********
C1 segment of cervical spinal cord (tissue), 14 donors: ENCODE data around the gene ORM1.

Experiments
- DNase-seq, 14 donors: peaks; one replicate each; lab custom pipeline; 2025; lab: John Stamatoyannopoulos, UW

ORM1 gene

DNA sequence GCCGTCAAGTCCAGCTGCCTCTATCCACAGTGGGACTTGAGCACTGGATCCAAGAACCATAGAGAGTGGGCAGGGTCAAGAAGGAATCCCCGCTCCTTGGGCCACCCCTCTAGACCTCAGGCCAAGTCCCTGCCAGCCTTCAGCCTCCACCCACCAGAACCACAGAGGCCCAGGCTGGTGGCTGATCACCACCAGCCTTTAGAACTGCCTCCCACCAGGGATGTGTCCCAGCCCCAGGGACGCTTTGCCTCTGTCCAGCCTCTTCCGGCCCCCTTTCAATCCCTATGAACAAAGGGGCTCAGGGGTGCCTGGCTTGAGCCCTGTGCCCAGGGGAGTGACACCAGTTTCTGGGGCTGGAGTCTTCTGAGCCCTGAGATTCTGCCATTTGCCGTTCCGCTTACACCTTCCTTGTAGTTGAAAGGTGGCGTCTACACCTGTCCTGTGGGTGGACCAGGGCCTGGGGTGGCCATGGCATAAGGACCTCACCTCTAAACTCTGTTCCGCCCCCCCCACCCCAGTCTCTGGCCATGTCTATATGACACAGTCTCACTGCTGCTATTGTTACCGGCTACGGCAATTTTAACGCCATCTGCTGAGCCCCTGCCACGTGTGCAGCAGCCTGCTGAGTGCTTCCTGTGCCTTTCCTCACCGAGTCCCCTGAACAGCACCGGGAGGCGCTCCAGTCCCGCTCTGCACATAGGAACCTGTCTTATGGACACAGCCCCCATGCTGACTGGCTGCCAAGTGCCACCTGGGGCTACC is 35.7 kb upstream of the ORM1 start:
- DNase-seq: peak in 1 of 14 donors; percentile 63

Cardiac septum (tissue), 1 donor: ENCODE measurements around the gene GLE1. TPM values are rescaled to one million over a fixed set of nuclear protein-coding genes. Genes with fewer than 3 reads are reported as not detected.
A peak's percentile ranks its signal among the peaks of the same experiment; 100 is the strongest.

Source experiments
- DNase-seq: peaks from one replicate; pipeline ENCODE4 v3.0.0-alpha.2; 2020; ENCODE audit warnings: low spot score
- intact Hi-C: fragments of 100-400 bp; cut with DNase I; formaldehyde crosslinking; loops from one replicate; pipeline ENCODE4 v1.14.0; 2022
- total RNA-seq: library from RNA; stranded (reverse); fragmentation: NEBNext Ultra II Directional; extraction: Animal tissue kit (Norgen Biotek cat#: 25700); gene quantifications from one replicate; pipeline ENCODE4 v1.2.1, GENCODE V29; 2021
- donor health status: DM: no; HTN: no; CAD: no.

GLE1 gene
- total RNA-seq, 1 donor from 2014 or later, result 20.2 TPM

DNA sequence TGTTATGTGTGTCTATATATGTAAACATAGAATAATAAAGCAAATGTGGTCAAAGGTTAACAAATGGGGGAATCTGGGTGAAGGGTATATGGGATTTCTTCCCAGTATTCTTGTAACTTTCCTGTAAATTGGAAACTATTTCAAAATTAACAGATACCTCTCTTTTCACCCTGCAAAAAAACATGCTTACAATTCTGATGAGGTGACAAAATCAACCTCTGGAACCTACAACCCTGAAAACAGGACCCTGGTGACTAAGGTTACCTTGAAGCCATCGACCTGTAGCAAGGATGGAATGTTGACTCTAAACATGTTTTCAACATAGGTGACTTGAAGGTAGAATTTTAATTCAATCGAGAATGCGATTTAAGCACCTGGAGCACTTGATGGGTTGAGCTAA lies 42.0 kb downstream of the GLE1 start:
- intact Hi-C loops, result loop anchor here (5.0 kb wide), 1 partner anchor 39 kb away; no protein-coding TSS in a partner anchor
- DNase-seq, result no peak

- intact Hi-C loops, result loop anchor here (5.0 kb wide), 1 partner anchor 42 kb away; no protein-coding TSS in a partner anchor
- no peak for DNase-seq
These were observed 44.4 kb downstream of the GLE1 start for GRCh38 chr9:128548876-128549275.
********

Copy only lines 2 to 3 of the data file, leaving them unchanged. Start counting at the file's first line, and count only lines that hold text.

Experiments
- DNase-seq, 14 donors: peaks; one replicate each; lab custom pipeline; 2025; lab: John Stamatoyannopoulos, UW